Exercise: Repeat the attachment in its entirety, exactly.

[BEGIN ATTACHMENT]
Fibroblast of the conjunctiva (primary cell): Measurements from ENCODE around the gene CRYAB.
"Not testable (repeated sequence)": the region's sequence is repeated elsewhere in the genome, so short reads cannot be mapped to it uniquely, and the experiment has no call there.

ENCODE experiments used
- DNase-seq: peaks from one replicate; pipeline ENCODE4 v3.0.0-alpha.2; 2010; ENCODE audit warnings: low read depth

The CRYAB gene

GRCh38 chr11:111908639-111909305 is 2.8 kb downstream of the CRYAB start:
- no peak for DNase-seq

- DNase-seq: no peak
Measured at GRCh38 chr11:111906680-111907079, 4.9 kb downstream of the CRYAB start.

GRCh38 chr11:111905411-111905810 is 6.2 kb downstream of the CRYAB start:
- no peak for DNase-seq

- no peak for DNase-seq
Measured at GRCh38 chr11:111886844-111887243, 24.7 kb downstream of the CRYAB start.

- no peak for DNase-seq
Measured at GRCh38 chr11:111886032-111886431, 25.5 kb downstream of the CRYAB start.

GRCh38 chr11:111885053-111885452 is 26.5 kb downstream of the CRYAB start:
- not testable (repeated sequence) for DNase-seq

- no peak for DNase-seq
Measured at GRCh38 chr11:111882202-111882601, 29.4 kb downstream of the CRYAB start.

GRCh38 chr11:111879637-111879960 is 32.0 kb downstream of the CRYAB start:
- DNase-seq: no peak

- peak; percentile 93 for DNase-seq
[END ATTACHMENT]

Fibroblast of the conjunctiva (primary cell): Measurements from ENCODE around the gene CRYAB.
"Not testable (repeated sequence)": the region's sequence is repeated elsewhere in the genome, so short reads cannot be mapped to it uniquely, and the experiment has no call there.

ENCODE experiments used
- DNase-seq: peaks from one replicate; pipeline ENCODE4 v3.0.0-alpha.2; 2010; ENCODE audit warnings: low read depth

The CRYAB gene

GRCh38 chr11:111908639-111909305 is 2.8 kb downstream of the CRYAB start:
- no peak for DNase-seq

- DNase-seq: no peak
Measured at GRCh38 chr11:111906680-111907079, 4.9 kb downstream of the CRYAB start.

GRCh38 chr11:111905411-111905810 is 6.2 kb downstream of the CRYAB start:
- no peak for DNase-seq

- no peak for DNase-seq
Measured at GRCh38 chr11:111886844-111887243, 24.7 kb downstream of the CRYAB start.

- no peak for DNase-seq
Measured at GRCh38 chr11:111886032-111886431, 25.5 kb downstream of the CRYAB start.

GRCh38 chr11:111885053-111885452 is 26.5 kb downstream of the CRYAB start:
- not testable (repeated sequence) for DNase-seq

- no peak for DNase-seq
Measured at GRCh38 chr11:111882202-111882601, 29.4 kb downstream of the CRYAB start.

GRCh38 chr11:111879637-111879960 is 32.0 kb downstream of the CRYAB start:
- DNase-seq: no peak

- peak; percentile 93 for DNase-seq